One of the world’s most notorious militia groups, the Ugandan Lord’s Resistance Army (LRA), is coming under increasing pressure from an unexpected source – the President of the United States. The Obama administration is seeking more finance to help combat the brutal militia group. A strategy document sent to Congress on 24 November 2010 states that “without additional funding, eliminating the LRA threat will remain elusive.”
The LRA, led by Joseph Kony, became established in northern Uganda in the 1980s where it wrought havoc against the Acholi people, the very group it claimed to be protecting from political marginalisation by the Ugandan government. In fact, the LRA was largely responsible for creating a situation where over 90% of the people in northern states such as Kitgum and Gulu were forced to live in refugee camps – so-called ‘protected villages’ – until recently.
In 2005, the International Criminal Court (ICC) issued warrants of arrest for the top LRA leaders, including Kony, the group’s Chairman and Commander; Vincent Otti, the Vice Chairman and second in command; Okot Odhiambo, LRA Army Commander; Raska Lukwiya (who was later killed in battle), LRA Deputy Army Commander; and Dominic Ongwen, LRA Brigade Commander. All have been named in numerous counts of crimes against humanity and war crimes including enslavement, sexual slavery, rape, murder, intentionally directing an attack against the civilian population, enlisting children and pillaging.
Recent Ugandan military offensives, have largely dispersed the LRA, which having been pushed out of northern Uganda, is now active in the border areas of southern Sudan, eastern parts of the Central African Republic and in the northern edges of the Democratic Republic of Congo (DRC), where it has carried out hundreds of brutal attacks against civilians.
Since 2008, the US has provided more than $23 million in logistical and intelligence support to the Ugandan army. Obama’s strategy document comes six months after the US Congress passed the Lord's Resistance Army Disarmament and Northern Uganda Recovery Act, which supports the protection of civilians from the LRA while promoting the recovery process in the worst-affected provinces of northern Ugandan. It sets out a four-point plan in a letter to the US Senators and Representatives, stating that he would aim to protect civilians; apprehend and remove from the battlefield Mr Kony and his commanders; promote the defection or disarmament of LRA fighters and finally, increase humanitarian assistance to people in LRA-affected areas.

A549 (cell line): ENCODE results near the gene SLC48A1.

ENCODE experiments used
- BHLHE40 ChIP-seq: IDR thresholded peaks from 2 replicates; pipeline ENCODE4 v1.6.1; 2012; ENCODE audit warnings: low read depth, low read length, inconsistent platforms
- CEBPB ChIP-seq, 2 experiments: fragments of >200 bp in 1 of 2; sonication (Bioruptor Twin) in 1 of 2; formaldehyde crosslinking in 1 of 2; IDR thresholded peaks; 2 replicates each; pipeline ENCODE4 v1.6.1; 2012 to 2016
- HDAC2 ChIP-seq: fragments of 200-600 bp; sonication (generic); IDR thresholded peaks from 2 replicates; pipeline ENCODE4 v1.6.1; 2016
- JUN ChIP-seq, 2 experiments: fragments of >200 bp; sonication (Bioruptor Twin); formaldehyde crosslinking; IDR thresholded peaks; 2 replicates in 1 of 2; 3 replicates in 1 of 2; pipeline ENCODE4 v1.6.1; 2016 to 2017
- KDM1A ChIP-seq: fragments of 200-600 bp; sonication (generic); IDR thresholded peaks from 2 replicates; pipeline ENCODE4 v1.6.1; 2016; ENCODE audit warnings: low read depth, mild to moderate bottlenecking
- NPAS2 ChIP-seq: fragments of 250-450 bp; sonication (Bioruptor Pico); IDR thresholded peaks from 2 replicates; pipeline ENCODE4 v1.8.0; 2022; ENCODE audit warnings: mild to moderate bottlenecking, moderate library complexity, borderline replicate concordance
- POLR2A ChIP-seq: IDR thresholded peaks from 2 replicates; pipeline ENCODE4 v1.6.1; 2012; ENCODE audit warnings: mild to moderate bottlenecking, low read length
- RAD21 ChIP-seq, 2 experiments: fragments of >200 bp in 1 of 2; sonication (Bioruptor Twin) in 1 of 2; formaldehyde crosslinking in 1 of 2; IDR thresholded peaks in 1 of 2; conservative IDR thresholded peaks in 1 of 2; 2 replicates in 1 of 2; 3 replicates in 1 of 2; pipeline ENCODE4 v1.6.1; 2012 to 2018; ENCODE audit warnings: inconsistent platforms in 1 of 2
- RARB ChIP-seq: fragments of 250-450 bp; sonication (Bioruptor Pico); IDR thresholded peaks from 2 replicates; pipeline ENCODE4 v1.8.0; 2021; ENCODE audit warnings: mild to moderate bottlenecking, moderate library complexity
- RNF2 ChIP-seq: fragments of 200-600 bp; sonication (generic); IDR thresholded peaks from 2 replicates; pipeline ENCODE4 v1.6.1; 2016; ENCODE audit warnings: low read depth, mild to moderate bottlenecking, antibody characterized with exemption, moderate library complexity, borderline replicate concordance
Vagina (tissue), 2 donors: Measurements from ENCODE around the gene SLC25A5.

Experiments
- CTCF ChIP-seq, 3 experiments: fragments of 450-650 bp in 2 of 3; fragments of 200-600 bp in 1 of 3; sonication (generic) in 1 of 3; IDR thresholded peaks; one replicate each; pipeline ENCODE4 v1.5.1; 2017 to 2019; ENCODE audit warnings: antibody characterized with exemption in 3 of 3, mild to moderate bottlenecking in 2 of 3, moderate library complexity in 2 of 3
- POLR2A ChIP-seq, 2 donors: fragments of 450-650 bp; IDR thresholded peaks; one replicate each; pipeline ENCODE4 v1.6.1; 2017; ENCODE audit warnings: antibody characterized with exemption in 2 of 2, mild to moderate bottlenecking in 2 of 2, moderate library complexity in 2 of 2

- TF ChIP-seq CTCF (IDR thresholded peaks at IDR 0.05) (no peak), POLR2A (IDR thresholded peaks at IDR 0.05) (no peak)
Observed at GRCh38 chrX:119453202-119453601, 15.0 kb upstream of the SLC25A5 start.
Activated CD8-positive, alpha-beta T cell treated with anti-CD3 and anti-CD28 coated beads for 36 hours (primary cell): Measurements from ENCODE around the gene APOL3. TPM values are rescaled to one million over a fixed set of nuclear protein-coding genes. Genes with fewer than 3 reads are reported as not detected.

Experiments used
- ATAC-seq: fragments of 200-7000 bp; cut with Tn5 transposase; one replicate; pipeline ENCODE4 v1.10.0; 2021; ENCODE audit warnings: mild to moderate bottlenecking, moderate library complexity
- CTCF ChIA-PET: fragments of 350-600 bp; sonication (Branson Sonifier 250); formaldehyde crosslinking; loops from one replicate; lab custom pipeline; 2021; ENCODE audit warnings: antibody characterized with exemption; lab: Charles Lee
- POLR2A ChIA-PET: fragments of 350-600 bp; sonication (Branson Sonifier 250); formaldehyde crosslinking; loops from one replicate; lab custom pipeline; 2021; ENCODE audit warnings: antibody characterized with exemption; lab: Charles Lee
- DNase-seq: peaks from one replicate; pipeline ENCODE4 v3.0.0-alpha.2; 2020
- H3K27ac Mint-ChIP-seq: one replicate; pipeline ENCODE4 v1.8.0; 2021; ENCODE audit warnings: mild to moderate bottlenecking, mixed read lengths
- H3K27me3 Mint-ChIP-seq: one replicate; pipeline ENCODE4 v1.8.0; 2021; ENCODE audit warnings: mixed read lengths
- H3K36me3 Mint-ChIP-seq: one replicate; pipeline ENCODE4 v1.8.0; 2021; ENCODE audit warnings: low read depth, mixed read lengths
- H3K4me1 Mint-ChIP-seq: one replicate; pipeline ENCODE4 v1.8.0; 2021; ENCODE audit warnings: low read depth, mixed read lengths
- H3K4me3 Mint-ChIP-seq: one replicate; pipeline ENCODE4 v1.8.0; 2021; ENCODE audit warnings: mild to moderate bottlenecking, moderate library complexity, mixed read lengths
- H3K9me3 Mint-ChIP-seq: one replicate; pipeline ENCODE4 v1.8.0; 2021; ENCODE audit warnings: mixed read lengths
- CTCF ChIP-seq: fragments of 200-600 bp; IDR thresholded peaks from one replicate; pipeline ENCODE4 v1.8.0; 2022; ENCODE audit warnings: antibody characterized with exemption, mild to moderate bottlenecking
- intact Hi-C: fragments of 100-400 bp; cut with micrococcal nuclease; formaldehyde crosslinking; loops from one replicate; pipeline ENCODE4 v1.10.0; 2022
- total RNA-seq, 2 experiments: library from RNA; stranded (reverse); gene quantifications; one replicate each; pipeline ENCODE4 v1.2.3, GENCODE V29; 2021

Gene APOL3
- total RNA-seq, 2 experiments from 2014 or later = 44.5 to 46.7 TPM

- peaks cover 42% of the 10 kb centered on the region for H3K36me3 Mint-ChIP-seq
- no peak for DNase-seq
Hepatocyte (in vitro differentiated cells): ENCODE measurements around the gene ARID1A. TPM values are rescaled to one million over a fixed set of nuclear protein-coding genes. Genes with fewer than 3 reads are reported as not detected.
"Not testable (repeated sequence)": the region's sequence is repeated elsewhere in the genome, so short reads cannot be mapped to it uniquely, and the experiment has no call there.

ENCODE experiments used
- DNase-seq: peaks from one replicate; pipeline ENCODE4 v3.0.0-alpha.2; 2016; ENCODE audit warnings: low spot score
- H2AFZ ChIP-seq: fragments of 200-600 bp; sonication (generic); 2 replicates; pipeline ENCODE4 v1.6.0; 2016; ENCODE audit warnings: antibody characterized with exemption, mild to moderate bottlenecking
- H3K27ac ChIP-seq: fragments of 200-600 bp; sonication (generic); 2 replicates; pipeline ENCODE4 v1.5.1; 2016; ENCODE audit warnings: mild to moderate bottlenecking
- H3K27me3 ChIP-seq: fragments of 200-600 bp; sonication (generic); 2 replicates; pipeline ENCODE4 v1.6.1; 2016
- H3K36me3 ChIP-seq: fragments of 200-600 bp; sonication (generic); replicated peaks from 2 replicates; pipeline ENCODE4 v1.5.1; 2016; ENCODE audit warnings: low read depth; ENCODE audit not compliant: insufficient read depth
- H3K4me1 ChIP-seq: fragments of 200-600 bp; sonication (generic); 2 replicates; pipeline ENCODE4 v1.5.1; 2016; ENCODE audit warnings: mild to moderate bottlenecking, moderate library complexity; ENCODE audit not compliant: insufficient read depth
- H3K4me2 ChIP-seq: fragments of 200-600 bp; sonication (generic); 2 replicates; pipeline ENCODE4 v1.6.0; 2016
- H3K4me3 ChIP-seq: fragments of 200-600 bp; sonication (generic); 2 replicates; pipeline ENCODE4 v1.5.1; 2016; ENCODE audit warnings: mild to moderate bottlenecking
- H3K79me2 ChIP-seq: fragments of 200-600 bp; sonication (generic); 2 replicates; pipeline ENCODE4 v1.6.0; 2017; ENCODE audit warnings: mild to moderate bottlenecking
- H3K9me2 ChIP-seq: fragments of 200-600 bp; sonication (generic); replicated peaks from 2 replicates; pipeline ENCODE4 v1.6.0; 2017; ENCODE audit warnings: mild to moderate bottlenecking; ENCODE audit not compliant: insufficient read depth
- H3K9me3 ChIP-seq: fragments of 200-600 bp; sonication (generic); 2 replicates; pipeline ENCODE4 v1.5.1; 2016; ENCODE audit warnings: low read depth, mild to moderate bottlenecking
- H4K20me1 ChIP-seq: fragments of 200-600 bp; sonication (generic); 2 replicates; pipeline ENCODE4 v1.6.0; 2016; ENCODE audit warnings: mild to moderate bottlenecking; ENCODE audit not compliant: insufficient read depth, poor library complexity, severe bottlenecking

As 19 aid groups highlighted on 14 December 2010, the provision of US support to civilians in the three countries in question may prove crucial in averting a third consecutive year of massacres by LRA rebels in central Africa in the run up to Christmas. The group also called upon the UN Security Council to set up an expert panel to address the threat of the LRA. The Security Council, in a presidential statement given specifically on the situation in the Central African Republic on the same day, condemned, “all attacks by local and foreign armed groups that threaten the population as well as peace and stability.”
Coming shortly after Baroness Amos, the UN’s humanitarian chief, called for better protection of civilians in southern Suden where thousands of people have abandoned their homes as a result of the LRA threat, Obama’s letter, together with continuing pressure from the ICC, is considered not only a blow to the LRA but a sign of support for the Responsibility to Protect (R2P) doctrine, which was endorsed by UN Member States at the 2005 World Summit.
James Kearney is Peace & Security Programme Coordinator at the UN Association of the UK